March 31, 2020
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Divided, WCAR Falls

Harsh words and lack of consensus defeat the very purpose of the meet

Divided, WCAR Falls
From the very beginning, the wcar experiment was expected to be a failure. On the last day, September 7, it seemed closer to becoming a disaster. Indeed, rarely has there been a UN conference where ngos championing a clutch of causes have been so bitterly opposed to each other. Their acrimony found its echo in the ngo Declaration—taken out before the inter-government meet—which bristles with hate language, precisely what the wcar was supposed to fight against.

Expectedly, the UN High Commissioner for Human Rights Mary Robinson refused to recommend the ngo Declaration to the participating governments for discussion. That made it difficult for governments to evolve a consensus over a wcar Declaration and a programme of action, at least till the time of writing this report.

Even as the US and Israel quit the negotiations earlier in the week, determined members of the Arab League continued to lobby hard with the European Union for condemning Zionism. EU objected to the harsh language the delegates wanted to employ against Israel. Consensus also seemed to elude the issue of reparation, which demands countries who indulged in slave trade to contribute to a fund dedicated to assisting the 'victim nations'.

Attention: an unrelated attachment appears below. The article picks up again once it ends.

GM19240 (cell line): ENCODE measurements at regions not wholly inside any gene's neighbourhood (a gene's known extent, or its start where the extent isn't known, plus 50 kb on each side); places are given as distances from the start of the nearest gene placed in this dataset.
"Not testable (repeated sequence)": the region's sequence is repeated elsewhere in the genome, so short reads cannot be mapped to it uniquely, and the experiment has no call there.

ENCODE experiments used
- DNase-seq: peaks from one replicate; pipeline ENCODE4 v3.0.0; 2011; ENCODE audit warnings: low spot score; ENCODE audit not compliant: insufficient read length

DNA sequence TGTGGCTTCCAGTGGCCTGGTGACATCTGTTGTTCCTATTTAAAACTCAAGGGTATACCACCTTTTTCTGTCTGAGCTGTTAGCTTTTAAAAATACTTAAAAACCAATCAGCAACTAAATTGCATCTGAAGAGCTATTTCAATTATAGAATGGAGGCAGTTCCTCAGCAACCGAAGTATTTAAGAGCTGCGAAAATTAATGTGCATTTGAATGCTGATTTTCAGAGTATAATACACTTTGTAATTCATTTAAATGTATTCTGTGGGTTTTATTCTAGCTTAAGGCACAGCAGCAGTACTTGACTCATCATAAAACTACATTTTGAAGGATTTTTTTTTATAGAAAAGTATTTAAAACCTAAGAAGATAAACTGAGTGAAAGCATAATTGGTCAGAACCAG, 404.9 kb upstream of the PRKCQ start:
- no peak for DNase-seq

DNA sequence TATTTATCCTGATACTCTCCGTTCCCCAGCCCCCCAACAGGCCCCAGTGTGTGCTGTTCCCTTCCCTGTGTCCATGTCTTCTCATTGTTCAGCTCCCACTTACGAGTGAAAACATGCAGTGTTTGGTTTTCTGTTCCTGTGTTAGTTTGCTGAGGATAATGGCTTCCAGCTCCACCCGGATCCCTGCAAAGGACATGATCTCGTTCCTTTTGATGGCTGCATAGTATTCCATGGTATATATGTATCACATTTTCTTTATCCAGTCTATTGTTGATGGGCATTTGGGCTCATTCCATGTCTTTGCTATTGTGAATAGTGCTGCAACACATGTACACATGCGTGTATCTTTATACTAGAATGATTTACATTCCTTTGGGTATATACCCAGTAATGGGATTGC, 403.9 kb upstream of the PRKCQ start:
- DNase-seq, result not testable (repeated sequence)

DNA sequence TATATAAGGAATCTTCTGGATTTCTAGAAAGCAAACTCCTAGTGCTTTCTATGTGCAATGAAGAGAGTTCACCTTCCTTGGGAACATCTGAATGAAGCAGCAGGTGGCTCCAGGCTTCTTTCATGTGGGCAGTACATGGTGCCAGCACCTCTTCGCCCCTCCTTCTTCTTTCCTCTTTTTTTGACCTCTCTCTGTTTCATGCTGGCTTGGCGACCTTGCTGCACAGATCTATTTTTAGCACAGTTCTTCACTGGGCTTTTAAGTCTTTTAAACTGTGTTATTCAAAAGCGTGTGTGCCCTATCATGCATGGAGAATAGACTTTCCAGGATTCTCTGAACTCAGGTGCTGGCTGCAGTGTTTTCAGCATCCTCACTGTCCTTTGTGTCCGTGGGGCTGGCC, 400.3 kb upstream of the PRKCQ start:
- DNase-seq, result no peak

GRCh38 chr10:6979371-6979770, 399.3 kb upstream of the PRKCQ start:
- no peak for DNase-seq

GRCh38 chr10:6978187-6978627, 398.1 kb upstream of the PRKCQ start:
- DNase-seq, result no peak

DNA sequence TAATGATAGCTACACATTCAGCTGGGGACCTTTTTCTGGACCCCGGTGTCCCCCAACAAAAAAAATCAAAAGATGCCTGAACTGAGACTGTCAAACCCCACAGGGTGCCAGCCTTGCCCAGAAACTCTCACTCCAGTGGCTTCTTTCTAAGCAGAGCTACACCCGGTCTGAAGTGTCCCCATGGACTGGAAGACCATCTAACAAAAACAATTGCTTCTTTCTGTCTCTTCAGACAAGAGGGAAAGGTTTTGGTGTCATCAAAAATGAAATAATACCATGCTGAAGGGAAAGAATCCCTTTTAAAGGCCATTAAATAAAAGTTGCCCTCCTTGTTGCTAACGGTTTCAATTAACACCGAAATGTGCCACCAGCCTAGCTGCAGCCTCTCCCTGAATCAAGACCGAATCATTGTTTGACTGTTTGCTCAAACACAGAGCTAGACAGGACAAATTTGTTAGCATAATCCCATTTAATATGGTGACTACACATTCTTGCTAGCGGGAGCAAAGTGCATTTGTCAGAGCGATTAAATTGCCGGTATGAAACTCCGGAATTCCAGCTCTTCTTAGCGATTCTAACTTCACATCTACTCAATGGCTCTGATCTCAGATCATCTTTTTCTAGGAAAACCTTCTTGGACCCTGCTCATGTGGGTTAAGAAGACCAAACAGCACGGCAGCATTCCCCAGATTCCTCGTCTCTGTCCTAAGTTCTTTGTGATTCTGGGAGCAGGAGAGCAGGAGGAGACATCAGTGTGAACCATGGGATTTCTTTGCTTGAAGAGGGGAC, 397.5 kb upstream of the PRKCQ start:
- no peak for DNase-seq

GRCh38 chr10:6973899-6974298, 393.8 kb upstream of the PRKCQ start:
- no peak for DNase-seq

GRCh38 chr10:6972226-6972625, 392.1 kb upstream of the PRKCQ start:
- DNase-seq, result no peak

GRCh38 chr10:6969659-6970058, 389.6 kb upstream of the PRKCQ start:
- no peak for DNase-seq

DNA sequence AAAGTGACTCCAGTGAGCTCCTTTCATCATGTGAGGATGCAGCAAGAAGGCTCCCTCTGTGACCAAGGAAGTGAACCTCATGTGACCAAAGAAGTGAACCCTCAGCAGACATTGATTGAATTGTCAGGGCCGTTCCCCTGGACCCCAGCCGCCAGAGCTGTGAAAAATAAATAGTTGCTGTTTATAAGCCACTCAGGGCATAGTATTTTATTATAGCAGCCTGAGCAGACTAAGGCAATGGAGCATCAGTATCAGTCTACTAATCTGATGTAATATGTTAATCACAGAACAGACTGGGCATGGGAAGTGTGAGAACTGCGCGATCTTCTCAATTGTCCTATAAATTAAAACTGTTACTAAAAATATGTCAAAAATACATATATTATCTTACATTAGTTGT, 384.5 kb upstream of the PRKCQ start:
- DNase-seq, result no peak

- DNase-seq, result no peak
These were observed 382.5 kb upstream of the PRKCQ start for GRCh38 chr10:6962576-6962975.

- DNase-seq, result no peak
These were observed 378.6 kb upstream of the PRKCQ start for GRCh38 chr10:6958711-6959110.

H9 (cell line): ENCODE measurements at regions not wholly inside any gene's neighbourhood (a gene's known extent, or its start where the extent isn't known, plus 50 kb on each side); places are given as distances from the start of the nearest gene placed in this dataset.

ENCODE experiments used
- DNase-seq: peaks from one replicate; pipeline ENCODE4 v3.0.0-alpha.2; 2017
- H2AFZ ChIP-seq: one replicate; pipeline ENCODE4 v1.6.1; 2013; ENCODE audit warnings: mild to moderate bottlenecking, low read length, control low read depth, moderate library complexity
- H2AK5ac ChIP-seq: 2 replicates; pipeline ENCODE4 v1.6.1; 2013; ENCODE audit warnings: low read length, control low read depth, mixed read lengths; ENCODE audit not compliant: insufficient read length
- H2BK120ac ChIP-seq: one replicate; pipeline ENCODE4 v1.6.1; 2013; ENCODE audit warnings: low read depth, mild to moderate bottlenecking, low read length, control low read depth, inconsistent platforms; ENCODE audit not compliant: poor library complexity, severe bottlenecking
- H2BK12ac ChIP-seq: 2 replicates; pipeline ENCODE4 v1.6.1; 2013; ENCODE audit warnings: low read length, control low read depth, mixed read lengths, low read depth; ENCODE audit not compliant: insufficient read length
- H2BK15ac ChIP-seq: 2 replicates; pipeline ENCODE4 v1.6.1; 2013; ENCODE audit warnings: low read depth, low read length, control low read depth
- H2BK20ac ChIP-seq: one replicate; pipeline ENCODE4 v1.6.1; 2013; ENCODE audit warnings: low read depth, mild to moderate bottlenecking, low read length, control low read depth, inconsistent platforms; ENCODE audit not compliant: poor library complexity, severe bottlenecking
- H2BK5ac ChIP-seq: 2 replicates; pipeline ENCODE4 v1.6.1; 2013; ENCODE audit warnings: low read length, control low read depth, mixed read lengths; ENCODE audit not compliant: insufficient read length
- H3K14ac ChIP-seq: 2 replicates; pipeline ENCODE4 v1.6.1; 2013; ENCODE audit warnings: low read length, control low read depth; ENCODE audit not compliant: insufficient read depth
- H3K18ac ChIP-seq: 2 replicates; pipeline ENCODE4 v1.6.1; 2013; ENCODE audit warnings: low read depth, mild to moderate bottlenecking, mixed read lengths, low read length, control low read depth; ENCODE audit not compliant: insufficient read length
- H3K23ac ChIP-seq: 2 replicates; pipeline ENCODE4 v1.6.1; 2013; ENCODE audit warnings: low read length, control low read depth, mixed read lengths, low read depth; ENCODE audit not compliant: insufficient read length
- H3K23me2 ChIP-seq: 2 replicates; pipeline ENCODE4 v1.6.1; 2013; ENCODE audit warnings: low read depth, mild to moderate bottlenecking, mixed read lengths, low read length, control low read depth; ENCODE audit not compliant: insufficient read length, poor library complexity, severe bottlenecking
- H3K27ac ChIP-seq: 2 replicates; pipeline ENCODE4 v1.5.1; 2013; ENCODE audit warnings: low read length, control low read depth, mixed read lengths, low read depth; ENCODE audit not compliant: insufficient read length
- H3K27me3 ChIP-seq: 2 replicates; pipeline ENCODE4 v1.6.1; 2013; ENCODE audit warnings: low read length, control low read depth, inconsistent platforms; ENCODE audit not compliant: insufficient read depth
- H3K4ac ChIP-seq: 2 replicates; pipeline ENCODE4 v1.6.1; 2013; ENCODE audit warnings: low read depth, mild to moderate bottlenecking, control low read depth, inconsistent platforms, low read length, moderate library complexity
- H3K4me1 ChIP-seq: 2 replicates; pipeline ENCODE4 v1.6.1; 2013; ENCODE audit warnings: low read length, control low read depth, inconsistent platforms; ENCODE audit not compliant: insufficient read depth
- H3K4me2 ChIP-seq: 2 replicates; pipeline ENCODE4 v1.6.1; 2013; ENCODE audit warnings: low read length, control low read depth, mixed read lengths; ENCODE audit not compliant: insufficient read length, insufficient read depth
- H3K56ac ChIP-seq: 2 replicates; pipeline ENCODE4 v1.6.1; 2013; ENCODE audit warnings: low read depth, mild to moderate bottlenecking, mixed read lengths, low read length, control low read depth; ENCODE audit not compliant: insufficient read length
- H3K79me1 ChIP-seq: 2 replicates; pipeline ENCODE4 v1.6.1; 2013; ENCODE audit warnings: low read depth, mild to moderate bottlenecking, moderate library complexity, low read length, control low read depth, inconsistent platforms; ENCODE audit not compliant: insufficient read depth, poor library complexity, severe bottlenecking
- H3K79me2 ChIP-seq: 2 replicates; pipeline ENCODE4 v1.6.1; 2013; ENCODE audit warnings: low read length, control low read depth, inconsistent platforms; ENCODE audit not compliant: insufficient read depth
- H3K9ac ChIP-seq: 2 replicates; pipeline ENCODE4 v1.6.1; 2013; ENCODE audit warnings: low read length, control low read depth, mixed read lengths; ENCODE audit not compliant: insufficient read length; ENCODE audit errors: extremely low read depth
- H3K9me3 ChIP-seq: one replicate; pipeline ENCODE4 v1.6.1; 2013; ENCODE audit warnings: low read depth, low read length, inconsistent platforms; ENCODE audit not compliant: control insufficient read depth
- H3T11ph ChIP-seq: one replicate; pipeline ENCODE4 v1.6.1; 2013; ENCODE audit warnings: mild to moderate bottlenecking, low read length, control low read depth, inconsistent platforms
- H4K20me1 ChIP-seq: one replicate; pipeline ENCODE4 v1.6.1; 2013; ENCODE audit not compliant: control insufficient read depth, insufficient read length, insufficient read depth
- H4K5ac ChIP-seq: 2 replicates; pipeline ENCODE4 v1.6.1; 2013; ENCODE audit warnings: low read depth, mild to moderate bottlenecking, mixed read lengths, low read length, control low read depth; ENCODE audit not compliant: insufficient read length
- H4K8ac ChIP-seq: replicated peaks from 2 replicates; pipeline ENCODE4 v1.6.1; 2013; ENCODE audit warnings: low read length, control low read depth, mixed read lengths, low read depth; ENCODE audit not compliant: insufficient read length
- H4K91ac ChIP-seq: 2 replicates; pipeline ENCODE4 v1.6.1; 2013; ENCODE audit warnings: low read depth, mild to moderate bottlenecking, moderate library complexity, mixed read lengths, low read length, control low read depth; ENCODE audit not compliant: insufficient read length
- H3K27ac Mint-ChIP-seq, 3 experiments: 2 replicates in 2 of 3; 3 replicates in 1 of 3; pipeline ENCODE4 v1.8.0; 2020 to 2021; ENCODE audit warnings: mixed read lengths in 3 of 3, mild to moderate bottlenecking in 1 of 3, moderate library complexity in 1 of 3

But the group most adversely hit at the wcar is the Dalit caucus. Successfully marginalised by the Indian government, it is now clear that the ncdhr can only hope for a bracketed mention of discrimination on the basis of work and descent (not caste, though) in the wcar programme of action. Technically, a bracketed mention means the issue is debatable.

Only one para on caste-based discrimination is expected to form part of the programme of action, that too under the broader category of work and descent. The Indian government in fact wants to dilute even this bracketed mention by deleting 'work' and rephrasing this para in very general terms. Negotiations were still on at the time of going to press on Friday.

wcar's biggest failure, though, has been the lack of unity among the participants and its inability to successfully project its message of peace and equality. This lack of unanimity—and the hectic lobbying and negotiations—shows that the world still remains divided between those who feel exploited and others who think that they are needlessly being accused, a wcar Declaration notwithstanding.
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